The most recent addition to our 2020 British LGBT Awards judging panel is LGBT+ Inspirational Leader, Geffrye Parsons.

At Macquarie, Geff has chaired the Pride network for almost six years, winning multiple accolades for his commitment to LGBT+ workplace equality. He also won our coveted LGBT+ Inspirational Leader award in 2019! In this interview he shares his wisdom.



Q: What do you personally feel is the most important LGBT+ issue we are facing at the moment?

The terrific progress achieved by the LGBT+ community in recent years remains, fundamentally, fragile; that it should never be taken for granted is clear from the abundant evidence, near and far, that rights can quickly be rolled back and anti-LGBT+ sentiment can readily arise and swell.

So, although we must never stop striving for our ultimate goal of unfettered equality, we must equally acknowledge that not everyone is a believer, and consequently we must be on constant guard to ensure that backlashes are identified and addressed, in order to prevent our hard won progress being forced into reverse.

To do this, we must emphasise intersectionality: no one is just LGBT+, and outreach efforts – which emphasise similarities – are essential to foster understanding and empathy. Intra-community echo chambers, although great for building morale and solidarity, can be dangerous places if they encourage too much introspection.


Q: Have you got any stories that have helped you be out in the workplace?

In my experience, the energy, and perhaps even courage, required to come out in the workplace can be garnered from both good and bad factors.

The feeling of not being alone, which relies heavily on visible role models and networking initiatives, the importance of which should never be underestimated, was a huge source of encouragement for me, especially when working internationally in certain countries where attitudes about LGBT+ are less evolved than in the UK – and where, in the case of Singapore for example, being LGBT+ remains illegal.  I recall the fortifying feeling of solidarity from attending networking events, like the colourfully named ‘Fruits in Suits’, which helped me no end in undergoing the process of bringing my whole self into my own workplace.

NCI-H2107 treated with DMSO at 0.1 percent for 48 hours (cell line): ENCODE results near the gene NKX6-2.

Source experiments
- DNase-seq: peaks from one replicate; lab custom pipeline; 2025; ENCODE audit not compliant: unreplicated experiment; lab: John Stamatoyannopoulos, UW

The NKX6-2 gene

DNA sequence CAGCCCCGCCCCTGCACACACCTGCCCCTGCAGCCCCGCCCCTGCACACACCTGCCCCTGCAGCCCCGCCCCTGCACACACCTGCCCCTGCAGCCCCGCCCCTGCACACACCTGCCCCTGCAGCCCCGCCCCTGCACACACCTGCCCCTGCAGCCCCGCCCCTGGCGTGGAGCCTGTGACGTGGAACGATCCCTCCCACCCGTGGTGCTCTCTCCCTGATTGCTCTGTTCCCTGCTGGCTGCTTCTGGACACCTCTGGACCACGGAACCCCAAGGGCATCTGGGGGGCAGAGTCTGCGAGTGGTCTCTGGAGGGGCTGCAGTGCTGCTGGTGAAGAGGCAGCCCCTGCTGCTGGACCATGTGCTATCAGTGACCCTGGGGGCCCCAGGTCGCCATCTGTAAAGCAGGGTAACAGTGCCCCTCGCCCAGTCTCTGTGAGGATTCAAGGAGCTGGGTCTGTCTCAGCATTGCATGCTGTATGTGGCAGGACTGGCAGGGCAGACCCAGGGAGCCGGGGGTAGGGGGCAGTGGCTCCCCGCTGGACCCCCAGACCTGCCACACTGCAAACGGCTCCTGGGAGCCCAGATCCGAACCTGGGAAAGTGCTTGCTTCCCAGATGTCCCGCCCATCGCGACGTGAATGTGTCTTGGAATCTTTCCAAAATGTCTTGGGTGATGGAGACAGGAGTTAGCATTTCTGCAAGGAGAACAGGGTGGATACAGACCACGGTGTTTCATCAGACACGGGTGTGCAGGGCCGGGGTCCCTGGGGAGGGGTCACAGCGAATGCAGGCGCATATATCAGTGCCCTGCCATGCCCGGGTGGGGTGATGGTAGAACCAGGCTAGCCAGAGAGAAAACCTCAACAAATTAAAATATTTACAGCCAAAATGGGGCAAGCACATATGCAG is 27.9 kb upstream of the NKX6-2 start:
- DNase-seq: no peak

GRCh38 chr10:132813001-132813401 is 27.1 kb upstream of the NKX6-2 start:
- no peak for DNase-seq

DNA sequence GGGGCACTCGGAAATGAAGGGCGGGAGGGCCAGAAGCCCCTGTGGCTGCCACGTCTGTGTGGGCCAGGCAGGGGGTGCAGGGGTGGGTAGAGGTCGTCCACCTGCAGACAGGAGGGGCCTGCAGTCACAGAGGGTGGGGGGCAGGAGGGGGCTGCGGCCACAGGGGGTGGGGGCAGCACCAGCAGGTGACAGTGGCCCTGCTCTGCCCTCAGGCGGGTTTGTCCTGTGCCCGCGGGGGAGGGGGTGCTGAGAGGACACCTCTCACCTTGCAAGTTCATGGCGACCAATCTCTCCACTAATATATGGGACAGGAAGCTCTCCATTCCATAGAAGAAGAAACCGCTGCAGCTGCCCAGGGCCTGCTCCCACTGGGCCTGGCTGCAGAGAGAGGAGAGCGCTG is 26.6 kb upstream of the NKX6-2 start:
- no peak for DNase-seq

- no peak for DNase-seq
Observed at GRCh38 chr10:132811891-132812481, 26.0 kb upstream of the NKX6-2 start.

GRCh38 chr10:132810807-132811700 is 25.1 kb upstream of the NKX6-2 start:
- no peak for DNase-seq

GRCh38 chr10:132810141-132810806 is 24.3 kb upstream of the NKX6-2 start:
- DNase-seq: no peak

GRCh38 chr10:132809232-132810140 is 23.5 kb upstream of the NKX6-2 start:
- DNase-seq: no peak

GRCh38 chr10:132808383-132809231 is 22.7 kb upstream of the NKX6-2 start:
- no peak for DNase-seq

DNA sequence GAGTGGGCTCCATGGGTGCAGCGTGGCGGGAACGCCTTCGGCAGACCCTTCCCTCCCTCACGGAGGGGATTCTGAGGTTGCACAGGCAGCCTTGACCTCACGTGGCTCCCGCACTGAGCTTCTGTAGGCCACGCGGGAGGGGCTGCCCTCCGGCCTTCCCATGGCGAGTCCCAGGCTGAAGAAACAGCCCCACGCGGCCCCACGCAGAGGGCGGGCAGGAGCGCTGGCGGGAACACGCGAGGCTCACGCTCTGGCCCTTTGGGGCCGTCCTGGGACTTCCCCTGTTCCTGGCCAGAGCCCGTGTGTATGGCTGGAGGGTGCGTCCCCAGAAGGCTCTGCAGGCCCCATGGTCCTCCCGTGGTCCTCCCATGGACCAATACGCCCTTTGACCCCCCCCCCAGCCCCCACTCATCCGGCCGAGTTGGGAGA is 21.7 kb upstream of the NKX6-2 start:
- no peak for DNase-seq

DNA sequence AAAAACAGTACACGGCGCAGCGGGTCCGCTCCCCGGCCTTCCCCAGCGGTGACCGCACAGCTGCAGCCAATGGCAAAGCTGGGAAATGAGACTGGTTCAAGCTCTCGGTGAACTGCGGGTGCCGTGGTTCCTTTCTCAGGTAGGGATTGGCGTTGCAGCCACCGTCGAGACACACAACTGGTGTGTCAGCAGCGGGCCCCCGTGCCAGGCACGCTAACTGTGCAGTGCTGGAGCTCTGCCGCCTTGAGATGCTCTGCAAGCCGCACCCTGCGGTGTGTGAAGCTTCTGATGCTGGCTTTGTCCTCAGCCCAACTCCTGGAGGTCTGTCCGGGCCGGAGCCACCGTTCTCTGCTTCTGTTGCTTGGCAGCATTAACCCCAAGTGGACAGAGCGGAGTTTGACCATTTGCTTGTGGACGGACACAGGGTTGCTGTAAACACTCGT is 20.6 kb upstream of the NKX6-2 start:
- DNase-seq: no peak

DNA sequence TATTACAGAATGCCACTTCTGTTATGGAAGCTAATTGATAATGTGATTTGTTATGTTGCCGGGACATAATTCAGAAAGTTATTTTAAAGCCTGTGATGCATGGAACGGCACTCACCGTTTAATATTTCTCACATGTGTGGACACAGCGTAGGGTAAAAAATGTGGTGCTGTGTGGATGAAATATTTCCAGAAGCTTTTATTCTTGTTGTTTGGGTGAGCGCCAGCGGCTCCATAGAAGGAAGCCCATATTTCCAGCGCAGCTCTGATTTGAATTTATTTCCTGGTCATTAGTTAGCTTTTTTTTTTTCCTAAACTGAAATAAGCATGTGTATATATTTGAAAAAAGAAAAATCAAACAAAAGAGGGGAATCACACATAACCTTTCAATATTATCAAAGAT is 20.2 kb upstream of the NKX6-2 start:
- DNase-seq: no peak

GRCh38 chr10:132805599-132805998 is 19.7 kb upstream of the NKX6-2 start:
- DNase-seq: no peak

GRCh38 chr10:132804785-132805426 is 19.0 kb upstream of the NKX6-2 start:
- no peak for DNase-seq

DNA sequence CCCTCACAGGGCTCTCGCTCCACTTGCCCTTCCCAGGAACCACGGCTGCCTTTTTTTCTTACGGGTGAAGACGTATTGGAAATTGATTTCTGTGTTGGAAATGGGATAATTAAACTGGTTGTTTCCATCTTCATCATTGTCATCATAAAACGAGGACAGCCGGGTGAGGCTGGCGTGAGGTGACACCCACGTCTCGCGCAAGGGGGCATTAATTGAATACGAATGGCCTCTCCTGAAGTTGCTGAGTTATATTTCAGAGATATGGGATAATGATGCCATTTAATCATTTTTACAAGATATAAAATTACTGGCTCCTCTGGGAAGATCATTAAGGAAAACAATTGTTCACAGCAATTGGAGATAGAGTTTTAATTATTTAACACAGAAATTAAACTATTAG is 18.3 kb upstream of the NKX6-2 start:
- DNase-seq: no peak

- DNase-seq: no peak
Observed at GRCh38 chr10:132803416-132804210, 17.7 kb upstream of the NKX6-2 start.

Equally, the less evolved attitudes of certain people that I have encountered over the years – especially before they became aware that I am gay – was a galvanising force, encouraging me to stand up and be counted.  It is a decision I wish I had reached sooner, and which since then I have never even remotely regretted.


Q: What tips would you give other out leaders to use their position effectively?

“Leadership, in the context of progressing LGBT+ equality, is all about role modelling and pioneering.”

I feel it is incumbent on me and other leaders to be visible and vocal role models, both in and out of the workplace, in order to overcome the “you can’t be what you can’t see” barrier to people’s openly embracing their full identity. In fact, anyone can (indeed, should) act as a role model, regardless of their nominal seniority, status or age.

Furthermore, a leader can be most effective in this field by pushing for positive change through pioneering efforts in any number of aspects, from the basic promotion of awareness, and including, for example, undertaking and encouraging charitable efforts – in which regard there is clearly no shortage of need or opportunity.


Q: Why is it important to be out at work? Who has inspired you / been your role model?

The importance of psychological safety, and the value of bringing one’s whole self to work, have been demonstrated irrefutably by many studies in recent years.  It is, I believe, self-evident; any instance where an employee feels the need to devote energy to the distraction of ‘covering’, or to withhold full participation in or contribution to workplace teams, generates a sub-optimal situation for the organisation (as well as the employee) – it makes no business sense.  It can also be dangerous: limiting the diversity of respected perspectives, encouraging ‘groupthink’, and even, in the example of my own industry, financial services, adversely affect culture and conduct – an area of utmost focus these days for regulators.  For the individual, the benefits are both internal and external – improved mental wellbeing personally, as well as being a valuable example to others.